Radhika Zahedi, Executive Director of Curriculum and Teaching, The Green Acres Academy

Radhika Zahedi currently serves as the Executive Director of Curriculum and Teaching at the Acres Foundation. She has a Master’s (MA) Degree in Mathematics Education from Teachers College, Columbia University, USA and Bachelor’s Degree in Engineering from Mumbai University. Radhika has been working in the field of education for the past 14 years. She has experience as a school Principal at the Gateway School of Mumbai and also in other roles as teacher-coach, teacher and curriculum designer in a variety of settings including IB, IGCSE, Special Needs and Municipal schools in Mumbai, Public schools in New York City, and a rural school in the north east of India. In an exclusive interaction with the Higher Education Digest, Radhika talks about the challenges for academicians in the digital era and many more.

 

  • What according to you is at the core of industry 4.0? What should industry leaders and academicians need to know before embarking on this journey.

As an educator I think that Industry leaders – who are most likely to be experts in their respective domains, are the best people to identify the changes that automation and availability of data demand from their industries. I should be asking them what we need to know instead of offering advice. For academicians, I think we need to make a very deliberate effort to understand from leaders and people in industries what the demands of industry 4.0 are and design our programs and research backwards from there.

  • Despite being a developing nation with a promising number of young talents, do we have appropriate skilling infrastructure in our country? Also, please elaborate on the employability status of young Indian students.

Many reports in recent years have indicated that we may have an education-to-job skills gap on our hands. For example, a World Economic Forum report in 2016 estimated that only 53 percent of industry leaders today are confident in the potential and capacity of incoming employees. Another recent educational research report from The Brookings Universal Centre for Education projected that by the year 2030 more than half of the world’s 2 billion children will not be on track to achieve basic skills at the secondary level, including literacy, numeracy, and problem solving. In India, the same trend is reflected – a report from the Ministry of Skill Development and Entrepreneurship in 2015 indicated that a large portion of Indian youth do not possess employability skills.

  • As the country progresses into a knowledge and digital economy, what are the major challenges for academicians in India?

Everyone talks about the importance of 21st Century skills like the 4Cs – Collaboration, Critical thinking, Creativity, Communication. Yes, they are important. But I think one of the most overlooked realities that this new knowledge/digital economy has created is need for deep domain knowledge or expertise. The nature of work and problems that need to be solved are complex in this age and googleable information will not be enough to come up with effective solutions to these complex problems. There seems to be a misconception that deep industry/domain specific expertise is not as valuable today as it may have been in the past. It is still very valuable, and if anything, today’s world requires even deeper domain specific knowledge than before.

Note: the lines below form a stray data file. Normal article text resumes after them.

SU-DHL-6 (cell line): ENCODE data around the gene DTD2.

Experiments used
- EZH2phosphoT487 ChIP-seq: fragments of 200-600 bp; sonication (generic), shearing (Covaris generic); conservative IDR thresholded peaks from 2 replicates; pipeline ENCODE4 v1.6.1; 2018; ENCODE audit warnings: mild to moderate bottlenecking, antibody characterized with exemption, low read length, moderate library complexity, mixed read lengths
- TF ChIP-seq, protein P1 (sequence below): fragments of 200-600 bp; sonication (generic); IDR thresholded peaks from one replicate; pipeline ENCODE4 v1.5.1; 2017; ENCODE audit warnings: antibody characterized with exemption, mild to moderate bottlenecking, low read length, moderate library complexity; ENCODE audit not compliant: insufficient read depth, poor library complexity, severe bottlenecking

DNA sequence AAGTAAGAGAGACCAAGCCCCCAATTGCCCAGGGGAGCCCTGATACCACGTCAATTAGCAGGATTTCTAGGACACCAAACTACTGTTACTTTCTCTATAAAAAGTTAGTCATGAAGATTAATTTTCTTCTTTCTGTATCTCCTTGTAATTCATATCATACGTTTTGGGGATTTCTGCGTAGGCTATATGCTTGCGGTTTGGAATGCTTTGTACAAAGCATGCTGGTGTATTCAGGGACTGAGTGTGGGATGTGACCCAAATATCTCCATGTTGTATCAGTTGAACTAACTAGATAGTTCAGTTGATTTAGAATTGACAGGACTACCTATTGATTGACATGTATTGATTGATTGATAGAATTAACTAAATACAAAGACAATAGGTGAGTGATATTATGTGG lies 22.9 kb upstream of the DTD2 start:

So, the challenge for academicians is to figure out how to ensure that learning is focused on depth – where deep domain knowledge and skills are taught rather than breadth – just coverage of a lot of information.

  • Experts in education and industry say that many of the present jobs and skill sets will soon become redundant. What are the major changes that we can expect in future jobs?

The nature of work will definitely evolve at a fast pace and we need to look towards leaders in various industries for insight on this evolution.

  • In this era, what are the major challenges companies face while recruiting Indian talent

Companies often recognize the skills gap that exists when fresh graduates are employed.

  • What are the key skills that today’s recruiters consider when hiring fresh graduates?

Recruiters look for an open-minded and learning mindset, knowledge or competency relevant to their industry and also commitment and resilience. In addition to educational qualifications, employers value Internships and other relevant experiences.

  • How do you keep employees motivated and engaged in this digital era?

One of the best things about the digital era is that because a lot of the menial tasks can be automated, work can become more purposeful and fulfilling for more people. Research on motivation indicates that if organizations and leaders want motivated individuals, they need to provide opportunities for the following:

Purposeful Work: People need to know why they are doing the work and what impact it has on the company/ customers and beyond.

Autonomy: People like to have autonomy so that they can use their creativity instead of being micro-managed.

Competence: People need to have the necessary skills to carry out the work that is assigned to them. If the challenge presented to them is not matched with their skillset, they are more likely to be unsuccessful and lose motivation.

  • What is your advice to the students?

Take full advantage of the digital era – use the information and tools available to you to further your learning the fullest extent possible. At the same time, recognize the value of expertise and seek mentors in your area of interest who will help you build this deep, industry-specific knowledge. And of course, as it has been since the beginning of time – all great achievements cannot happen without hard work and commitment!

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